"L'an mil huit cent quarante sept le vingt trois décembre à midi, par devant nous adjoint délégué au Maire de la ville d'Amiens faisant les fonctions d'Officier de l'Etat Civil, sont comparus Ambroise Raymond BENOIT, âgé de 42 ans, maître d'hôtel, demeurant à Amiens, petite rue de Beauvais numéro 11, et Maxime DEMAREST, âgé de 33 ans, louager, demeurant à Amiens, même rue numéro vingt trois bis, tous deux voisins de la défunte. Lesquels nous ont déclaré que le vingt de ce mois, à quatre heures du matin, est décédée en la maison du premier comparant sise à Amiens petite rue de Beauvais au numéro 11, Marie Sarah SALE, âgée de 87 ans, née à Londres (Angleterre), rentière, fille des feus Wilham Mitchel SALE et Marthe PENNINGTON, épouse de Thomas PENNINGTON, âgé de 86 ans, ministre protestant. Après lecture, les comparants ont signé avec nous."

("In the year eighteen forty seven the twenty third of December at midday, before us assistant deputy Mayor of the town of Amiens acting as the officer of the Registry Office, appeared Ambroise Raymond BENOIT, aged 42 years, butler, living in Amiens, petite rue de Beauvais number 11, and Maxime DEMAREST, aged 33 years, landlord, living in Amiens, same street number twenty three a, both neighbours of the deceased. Who told us that on the twentieth of this month, at four o'clock in the morning, had died in the house of the first person appearing in Amiens petite rue de Beauvais number 11, Mary Sarah SALE, aged 87 years, born in London (England), a person of independent means, daughter of the late William Mitchel SALE and Martha PENNINGTON, wife of Thomas PENNINGTON, aged 86 years, protestant minister. After reading, the persons appearing signed with us.")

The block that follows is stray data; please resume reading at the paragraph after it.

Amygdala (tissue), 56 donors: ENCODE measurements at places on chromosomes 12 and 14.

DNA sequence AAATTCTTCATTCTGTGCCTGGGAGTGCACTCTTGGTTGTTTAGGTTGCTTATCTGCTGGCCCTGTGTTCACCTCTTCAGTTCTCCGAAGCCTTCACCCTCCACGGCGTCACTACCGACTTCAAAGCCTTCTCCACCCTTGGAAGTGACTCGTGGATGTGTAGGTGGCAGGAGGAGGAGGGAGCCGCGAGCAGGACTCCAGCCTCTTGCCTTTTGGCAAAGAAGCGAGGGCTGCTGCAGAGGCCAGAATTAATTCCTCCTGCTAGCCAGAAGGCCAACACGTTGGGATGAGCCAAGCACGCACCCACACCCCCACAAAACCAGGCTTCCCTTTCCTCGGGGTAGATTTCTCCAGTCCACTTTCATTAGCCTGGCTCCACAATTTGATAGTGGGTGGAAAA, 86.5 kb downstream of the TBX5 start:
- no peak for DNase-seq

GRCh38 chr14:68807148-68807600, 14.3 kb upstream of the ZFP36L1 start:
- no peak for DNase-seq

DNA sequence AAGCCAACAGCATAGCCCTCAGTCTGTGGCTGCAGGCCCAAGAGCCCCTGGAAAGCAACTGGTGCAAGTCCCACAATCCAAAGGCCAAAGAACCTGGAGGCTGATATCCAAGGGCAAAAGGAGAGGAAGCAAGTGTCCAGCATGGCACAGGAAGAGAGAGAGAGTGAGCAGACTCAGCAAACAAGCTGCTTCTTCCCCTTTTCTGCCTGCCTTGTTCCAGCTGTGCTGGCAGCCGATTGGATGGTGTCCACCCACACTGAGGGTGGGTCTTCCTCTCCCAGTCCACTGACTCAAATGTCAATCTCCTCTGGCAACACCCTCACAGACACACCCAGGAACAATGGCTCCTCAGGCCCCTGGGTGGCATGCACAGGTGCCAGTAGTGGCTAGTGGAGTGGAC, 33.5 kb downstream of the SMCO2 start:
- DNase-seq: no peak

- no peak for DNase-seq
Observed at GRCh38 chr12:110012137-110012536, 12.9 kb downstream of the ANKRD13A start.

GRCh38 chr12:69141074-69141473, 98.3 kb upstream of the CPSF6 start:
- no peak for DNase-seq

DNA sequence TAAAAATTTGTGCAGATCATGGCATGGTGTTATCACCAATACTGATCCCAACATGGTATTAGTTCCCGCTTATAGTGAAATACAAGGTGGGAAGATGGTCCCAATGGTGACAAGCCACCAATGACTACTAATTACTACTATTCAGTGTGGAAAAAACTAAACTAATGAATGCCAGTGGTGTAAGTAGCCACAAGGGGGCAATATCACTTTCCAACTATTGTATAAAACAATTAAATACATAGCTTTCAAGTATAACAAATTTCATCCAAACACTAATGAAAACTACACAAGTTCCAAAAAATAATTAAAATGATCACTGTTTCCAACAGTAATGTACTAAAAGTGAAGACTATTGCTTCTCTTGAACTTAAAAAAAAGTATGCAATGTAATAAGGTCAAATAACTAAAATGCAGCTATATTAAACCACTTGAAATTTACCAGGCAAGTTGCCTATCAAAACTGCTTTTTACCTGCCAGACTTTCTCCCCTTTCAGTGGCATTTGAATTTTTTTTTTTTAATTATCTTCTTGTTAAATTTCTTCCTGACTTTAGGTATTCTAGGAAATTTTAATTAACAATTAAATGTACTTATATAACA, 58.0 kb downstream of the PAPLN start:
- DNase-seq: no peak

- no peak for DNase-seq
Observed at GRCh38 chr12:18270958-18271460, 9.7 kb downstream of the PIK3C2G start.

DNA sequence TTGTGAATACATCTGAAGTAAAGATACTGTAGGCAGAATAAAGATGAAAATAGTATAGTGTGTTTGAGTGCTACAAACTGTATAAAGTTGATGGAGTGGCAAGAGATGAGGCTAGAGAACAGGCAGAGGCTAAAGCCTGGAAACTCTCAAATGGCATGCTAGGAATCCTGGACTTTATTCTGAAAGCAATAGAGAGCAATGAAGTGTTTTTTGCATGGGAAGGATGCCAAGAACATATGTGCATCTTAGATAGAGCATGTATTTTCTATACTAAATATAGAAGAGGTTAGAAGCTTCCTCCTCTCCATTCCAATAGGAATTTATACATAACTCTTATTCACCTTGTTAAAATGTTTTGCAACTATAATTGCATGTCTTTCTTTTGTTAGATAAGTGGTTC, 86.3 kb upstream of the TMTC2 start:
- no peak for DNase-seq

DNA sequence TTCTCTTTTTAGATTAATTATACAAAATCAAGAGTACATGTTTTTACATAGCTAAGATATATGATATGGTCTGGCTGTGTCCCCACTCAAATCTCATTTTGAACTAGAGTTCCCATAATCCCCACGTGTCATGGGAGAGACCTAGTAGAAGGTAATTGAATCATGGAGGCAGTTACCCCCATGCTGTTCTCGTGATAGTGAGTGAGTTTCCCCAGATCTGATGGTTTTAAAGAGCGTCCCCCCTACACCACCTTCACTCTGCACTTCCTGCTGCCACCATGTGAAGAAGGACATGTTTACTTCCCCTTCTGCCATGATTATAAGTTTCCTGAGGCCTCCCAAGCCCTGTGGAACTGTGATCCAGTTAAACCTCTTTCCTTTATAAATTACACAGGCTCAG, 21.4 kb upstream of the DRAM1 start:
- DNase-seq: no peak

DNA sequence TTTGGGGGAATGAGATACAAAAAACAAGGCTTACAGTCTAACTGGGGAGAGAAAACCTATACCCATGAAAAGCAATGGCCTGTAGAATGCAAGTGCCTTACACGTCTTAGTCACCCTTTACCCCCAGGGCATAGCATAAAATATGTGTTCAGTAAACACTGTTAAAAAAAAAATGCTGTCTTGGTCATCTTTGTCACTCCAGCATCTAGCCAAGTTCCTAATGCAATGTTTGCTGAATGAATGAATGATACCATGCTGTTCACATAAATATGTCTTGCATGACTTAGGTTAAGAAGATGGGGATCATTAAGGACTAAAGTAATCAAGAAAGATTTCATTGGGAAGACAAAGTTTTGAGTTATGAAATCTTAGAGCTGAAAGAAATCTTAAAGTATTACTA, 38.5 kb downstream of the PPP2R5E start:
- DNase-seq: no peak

Mary Sarah is buried in the Le Père-Lachaise cemetery in Paris.

In 1852, Thomas's granddaughter Theodora Louisa married Marie Jacques Auguste Ange Nivelle, who at that time was a colonel in the French army and whom she had met whilst studying the French language in Paris. Their second son, Robert George Nivelle, born in Tulle, France in 1856, became a leading French general, and was commander-in-chief of the French armies on the Western Front during the First World War from December 1916 to May 1917. General Nivelle was equally at home in French and English society. His lucid presentation of tactics so impressed David Lloyd George, Prime Minister of the wartime coalition government from December 1916, that he gave serious consideration to putting him over General Haig, and reducing the latter to an adjunct-general with responsibility only for personnel and discipline.

Thomas remained Rector of both Thorley and Kingsdown until his death, aged 91, on 21 December 1852. He is buried in a family vault at St George's, Deal, together with his granddaughter, Mary Sarah, who died on 11 September 1861, his daughter, who died on 16 January 1869, and her husband.

In 1886, Thomas's youngest grandson, John James Horatio Septimus, assumed the surname Pennington in lieu of Sparrow. Having entered Clare College Cambridge in 1856, he had been awarded the degree of B.A. in 1860 and that of M.A. in 1864. Following ordination as Deacon in 1861 and Priest the following year, he had embarked on a career in the church, that ultimately led to his collation as the Revd Septimus Pennington as Rector of St Clement Danes in London in 1889. His daughter, Georgina Louisa, married the Revd William Bickford in 1907. In 1910, on the death of his father-in-law, he was appointed as William Pennington-Bickford to succeed him as Rector of St. Clement Danes. William and his wife 'Louie' became well-known for their devotion to their parish. Having restored the bells and returned the carillon to use playing the tune of Oranges and Lemons, they instituted in 1920 the annual tradition of gifts of oranges and lemons to local school children. Sadly, both died as a result of the trauma they experienced when their Church was almost completely destroyed by an incendiary bomb on 10 May 1941. After the war, the church was restored and re-consecrated on 19 October 1958 as the Central Church of the Royal Air Force.

Philip Hargrave
January 2013
Updated in respect of vaccination November 2020

Return to St James' Rectors

The Pennington Files, Part One